Use Protein Health from Applications menu to detemine if imported PDB files are of high quality. Select Display Exceptions to show problems points in the structure. Select separately Buried Polar Atoms, Buried Hydrophilic, Exposed Hydrophobic Atoms, Holes, Close Contacts, and Chirality to monitor the quality of the structure. Select Main Chain Conformation to monitor of planairty of the peptide bond ( angle, the angle of the C-C-N-C system), which should be about 180. Select Sidechain to detect if strange rotamer angles are present. You can select List Exceptions to Textport to view information on the exceptions.
Rendering the Active Site
Many times, you would like to display just the atoms within a certain distance of the active site (or binding site). You can do this in two ways. You can change just the display of the molecule by selecting DRAW from the top menu bar, and then select Color followed by Selection Tools. Chose Proximity and follows instructions. These commands alters the display of the molecule, but you can not save this display for later recall.
A second method is to actually edit the molecule to eliminate all the remaining atoms permanently and then rename the file showing just the active site under a different name. To do this, select Edit from the top menu bar, and then select Active Atoms, followed by Selection Tools. First click Exclude, All, (all atoms turn blue) and then click Include. Next select Proximity Tools. Select All MSF's if it allows that possibility. Select the following sequentially: Graphical Sphere, Whole Residue, Set Radius Length to 12 (you might have to change this later to include all the structure you would like). A orange sphere will appear. All atoms in this sphere will be selected. Hence the sphere must be centered around the active site. You can do this in two ways. In the first you can click Set Object Origin, and then use the mouse to click an atom around which you wish to center the object. Alternatively, you can use the dials palette and click Move in X, Y, or Z to move the sphere. Next select Apply Selection. All the atoms within the sphere shold turn red. Then click Exit Proximity, followed by Finish. Only the atoms in the sphere will be displayed, and the Molecular Management Table window should show that the displayed structure has many fewer atoms than the starting pdb file. Now select Save As, and give it a new structure name to differentiate it from the starting file.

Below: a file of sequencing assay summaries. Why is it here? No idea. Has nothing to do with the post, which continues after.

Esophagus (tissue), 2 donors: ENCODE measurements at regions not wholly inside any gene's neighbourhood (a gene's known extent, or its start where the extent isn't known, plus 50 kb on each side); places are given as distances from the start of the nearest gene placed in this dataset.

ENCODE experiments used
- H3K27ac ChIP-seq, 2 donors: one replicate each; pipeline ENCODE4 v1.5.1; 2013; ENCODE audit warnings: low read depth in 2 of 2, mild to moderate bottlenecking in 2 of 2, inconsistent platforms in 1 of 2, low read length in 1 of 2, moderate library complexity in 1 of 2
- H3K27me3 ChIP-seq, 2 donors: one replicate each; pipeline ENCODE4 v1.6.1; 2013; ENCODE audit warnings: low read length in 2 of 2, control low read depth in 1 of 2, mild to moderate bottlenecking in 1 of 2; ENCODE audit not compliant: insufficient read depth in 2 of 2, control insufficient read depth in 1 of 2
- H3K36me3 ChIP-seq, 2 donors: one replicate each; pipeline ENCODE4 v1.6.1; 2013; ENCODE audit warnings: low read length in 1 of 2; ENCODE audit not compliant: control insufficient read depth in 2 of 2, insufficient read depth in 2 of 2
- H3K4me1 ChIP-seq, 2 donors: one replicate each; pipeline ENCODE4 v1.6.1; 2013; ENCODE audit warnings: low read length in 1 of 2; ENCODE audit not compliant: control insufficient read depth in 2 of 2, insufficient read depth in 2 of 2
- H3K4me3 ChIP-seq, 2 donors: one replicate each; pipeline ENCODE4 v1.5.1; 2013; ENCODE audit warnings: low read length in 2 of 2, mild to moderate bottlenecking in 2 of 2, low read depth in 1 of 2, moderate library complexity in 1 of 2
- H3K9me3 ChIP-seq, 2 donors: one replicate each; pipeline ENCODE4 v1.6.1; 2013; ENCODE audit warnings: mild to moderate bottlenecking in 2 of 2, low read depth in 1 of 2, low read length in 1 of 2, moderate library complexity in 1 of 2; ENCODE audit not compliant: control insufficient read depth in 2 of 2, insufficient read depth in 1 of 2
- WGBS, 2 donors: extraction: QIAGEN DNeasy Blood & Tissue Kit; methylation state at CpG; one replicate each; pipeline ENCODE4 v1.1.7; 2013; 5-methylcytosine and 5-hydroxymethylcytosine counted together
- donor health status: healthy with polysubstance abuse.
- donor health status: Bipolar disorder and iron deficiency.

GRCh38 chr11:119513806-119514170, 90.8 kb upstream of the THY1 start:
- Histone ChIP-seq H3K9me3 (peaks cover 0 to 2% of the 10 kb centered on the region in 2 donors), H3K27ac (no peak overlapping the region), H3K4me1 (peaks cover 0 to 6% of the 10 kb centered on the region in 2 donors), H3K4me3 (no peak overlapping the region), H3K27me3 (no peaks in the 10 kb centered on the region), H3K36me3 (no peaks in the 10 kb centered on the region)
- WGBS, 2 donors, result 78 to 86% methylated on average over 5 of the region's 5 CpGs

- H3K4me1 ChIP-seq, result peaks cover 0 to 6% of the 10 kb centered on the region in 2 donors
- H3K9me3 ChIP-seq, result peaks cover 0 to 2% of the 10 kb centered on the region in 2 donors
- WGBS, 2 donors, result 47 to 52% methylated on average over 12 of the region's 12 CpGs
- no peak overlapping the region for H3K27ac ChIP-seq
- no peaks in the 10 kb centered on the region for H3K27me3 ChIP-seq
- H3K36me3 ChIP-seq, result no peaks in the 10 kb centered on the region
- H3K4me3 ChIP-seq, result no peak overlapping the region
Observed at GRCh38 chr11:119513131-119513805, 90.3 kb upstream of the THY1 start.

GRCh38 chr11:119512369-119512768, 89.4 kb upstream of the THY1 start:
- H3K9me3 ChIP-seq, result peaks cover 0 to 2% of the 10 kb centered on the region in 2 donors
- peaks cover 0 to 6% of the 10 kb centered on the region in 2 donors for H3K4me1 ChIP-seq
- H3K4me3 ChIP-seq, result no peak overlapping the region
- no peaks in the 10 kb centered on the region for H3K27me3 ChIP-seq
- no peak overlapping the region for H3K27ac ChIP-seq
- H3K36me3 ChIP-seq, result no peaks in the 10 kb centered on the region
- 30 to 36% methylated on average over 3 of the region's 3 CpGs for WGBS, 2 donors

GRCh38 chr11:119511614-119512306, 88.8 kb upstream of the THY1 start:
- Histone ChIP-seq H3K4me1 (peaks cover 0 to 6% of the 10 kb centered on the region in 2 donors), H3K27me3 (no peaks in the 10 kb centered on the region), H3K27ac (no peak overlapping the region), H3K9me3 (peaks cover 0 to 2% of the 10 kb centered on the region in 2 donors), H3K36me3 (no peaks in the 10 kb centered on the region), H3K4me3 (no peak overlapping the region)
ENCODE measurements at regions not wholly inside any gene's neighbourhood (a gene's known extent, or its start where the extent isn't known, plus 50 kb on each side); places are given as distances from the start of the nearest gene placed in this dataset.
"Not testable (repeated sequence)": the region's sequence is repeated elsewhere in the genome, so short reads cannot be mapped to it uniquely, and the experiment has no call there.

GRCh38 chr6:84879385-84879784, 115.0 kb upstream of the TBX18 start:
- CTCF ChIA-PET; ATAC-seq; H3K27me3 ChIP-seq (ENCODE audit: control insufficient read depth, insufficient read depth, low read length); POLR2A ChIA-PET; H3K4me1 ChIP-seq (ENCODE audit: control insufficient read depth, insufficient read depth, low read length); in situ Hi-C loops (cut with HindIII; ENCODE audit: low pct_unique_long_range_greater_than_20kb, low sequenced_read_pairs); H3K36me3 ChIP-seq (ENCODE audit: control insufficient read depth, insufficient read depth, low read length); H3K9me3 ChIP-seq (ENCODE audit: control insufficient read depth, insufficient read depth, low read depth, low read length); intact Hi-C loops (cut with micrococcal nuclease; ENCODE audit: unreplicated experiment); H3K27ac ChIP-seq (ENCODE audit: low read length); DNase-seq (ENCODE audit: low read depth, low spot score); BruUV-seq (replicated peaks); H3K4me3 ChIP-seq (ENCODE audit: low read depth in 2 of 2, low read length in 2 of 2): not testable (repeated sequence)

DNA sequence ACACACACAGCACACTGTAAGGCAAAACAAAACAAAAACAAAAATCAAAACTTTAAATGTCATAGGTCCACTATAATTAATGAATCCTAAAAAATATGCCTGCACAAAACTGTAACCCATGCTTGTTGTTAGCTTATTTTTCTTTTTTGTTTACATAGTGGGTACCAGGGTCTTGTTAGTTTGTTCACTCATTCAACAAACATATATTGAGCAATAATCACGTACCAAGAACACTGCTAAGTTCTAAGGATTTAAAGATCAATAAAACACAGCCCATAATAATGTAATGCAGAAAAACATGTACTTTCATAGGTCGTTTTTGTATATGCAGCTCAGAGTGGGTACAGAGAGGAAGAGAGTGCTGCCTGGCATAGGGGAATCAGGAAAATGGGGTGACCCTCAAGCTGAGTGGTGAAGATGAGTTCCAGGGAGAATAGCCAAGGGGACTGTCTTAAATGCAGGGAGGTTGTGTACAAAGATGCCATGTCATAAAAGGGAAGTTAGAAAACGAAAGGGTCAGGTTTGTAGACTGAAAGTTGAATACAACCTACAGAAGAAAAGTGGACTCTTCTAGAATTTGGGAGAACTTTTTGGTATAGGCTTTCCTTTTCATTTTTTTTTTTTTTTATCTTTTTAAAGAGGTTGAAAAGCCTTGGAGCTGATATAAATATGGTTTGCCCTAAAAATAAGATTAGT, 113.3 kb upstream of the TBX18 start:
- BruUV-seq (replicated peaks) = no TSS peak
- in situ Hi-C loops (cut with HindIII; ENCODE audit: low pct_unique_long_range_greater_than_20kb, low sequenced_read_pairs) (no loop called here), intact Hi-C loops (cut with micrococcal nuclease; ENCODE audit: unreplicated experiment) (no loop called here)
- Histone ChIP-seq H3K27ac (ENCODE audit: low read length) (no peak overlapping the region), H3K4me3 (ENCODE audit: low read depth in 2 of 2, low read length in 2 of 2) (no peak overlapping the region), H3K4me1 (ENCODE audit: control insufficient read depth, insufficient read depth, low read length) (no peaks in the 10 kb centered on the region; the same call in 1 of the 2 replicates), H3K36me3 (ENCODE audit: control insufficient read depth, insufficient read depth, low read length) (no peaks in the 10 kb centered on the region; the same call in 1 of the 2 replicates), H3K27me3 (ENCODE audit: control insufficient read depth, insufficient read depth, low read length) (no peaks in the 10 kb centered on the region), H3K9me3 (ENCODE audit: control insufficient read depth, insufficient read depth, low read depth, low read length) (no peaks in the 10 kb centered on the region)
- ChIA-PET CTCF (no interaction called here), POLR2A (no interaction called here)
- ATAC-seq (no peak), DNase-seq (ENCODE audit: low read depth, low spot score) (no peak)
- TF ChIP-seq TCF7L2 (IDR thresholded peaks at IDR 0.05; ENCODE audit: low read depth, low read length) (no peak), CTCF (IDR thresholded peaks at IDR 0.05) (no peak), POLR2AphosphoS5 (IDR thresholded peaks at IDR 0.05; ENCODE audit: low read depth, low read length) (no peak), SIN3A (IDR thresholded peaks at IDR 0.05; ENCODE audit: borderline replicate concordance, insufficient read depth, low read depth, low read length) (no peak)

Note than under Proximity Tools, you can chose a graphical cylinder or slab instead of a sphere. Choose which ever appears to be most appropriate to your needs.
Printing and Exiting from Q/C: